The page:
- The engineer should check the County’s Permit Status screen “click here”. Once all agencies have entered an “A” with the exception of Grading and AASCD’s approval is a “C”, the design professional can contact PC to pick up the approved set of plans.
- AASCD approval is valid for two years.
Resources for Sediment & Erosion Control
- Plan Submittal Guidelines/Checklist
- 2011 Maryland Specifications for Soil Erosion and Sediment Control
- Consultant’s Certification
- Engineer’s Transmittal Letter
- Erosion Control Monitoring Device Detail
- Floating Earth Dike Detail
- Green Card Training
- Identification of Sulfidic Materials and Acid Sulfate Soils
- Land Application of Polyacrylamide (PAM) General Guidance
- Reinforced Silt Fence Detail
- Sequence of Construction for Single Family Dwelling
- Stabilized Construction Entrance Detail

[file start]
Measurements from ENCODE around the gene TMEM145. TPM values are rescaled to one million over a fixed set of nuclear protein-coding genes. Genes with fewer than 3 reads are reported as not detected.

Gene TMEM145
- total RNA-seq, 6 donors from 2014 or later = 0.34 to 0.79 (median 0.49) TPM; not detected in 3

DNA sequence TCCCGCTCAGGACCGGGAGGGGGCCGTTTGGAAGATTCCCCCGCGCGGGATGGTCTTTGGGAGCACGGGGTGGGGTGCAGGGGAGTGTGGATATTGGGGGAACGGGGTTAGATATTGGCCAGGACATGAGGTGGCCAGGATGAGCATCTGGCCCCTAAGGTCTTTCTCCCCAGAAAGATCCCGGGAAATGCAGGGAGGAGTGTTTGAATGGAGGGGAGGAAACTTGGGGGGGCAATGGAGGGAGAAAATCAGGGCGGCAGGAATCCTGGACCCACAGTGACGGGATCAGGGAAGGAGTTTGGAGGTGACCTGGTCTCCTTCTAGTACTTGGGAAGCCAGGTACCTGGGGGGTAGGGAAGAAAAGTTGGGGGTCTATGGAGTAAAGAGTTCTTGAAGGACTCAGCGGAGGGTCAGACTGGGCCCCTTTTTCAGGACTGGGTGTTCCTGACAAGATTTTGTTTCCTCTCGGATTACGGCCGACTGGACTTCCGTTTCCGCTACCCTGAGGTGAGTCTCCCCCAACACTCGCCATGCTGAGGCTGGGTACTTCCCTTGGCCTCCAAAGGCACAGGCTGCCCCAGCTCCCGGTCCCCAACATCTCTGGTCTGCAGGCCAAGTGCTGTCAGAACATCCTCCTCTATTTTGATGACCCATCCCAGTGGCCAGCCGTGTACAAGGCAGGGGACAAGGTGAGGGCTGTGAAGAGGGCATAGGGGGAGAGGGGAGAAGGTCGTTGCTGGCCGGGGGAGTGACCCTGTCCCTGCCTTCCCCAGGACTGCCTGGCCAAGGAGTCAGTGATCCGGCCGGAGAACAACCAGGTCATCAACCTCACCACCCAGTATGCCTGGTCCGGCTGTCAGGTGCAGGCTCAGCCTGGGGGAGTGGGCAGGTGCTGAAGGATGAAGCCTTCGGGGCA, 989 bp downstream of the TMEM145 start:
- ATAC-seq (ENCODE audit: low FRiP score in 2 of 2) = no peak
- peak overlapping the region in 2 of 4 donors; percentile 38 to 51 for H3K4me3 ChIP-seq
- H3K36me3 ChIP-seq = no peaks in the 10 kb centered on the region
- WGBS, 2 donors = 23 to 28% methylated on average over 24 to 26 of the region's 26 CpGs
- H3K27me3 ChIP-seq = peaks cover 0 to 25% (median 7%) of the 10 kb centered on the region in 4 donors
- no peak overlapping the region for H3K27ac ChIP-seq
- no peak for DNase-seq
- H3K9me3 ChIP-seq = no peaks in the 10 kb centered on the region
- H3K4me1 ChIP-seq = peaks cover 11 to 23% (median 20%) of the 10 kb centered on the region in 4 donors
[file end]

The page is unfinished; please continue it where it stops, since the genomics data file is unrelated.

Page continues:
- Step Pool Storm Conveyance Guidelines
- Standard Responsibility Notes
- Topsoil Specifications
- Vegetative Establishment
- Vegetative Establishment (within 4 miles of BWI Airport)
- Web Soil Survey
Resources for MD-378 Ponds
In accordance with Environment Article 5-503 any person planning to construct, repair or modify a dam or reservoir in Maryland must obtain a permit from the Maryland Department of Environment.
The permit includes a simplified process for persons to apply for an exemption if they meet the following criteria:
- The plans and specifications are approved by the appropriate soil
- The pond is not located within drainage of the Gwynns Falls, Jones Falls, or Herring Run streams situated in or adjacent to Baltimore City;
- The pond meets minimum standards for safety set forth in Department rules and regulations;
- The contributory drainage area is less than 1 square mile (640 acres);
- The dam is not greater than 20 feet in height measured vertically from the lowest point on the top of the dam to the lowest point on the upstream toe of the dam;
- The pond is a low hazard structure the failure of which is unlikely to cause loss of life or property damage; and
- The pond is not a wastewater stabilization pond.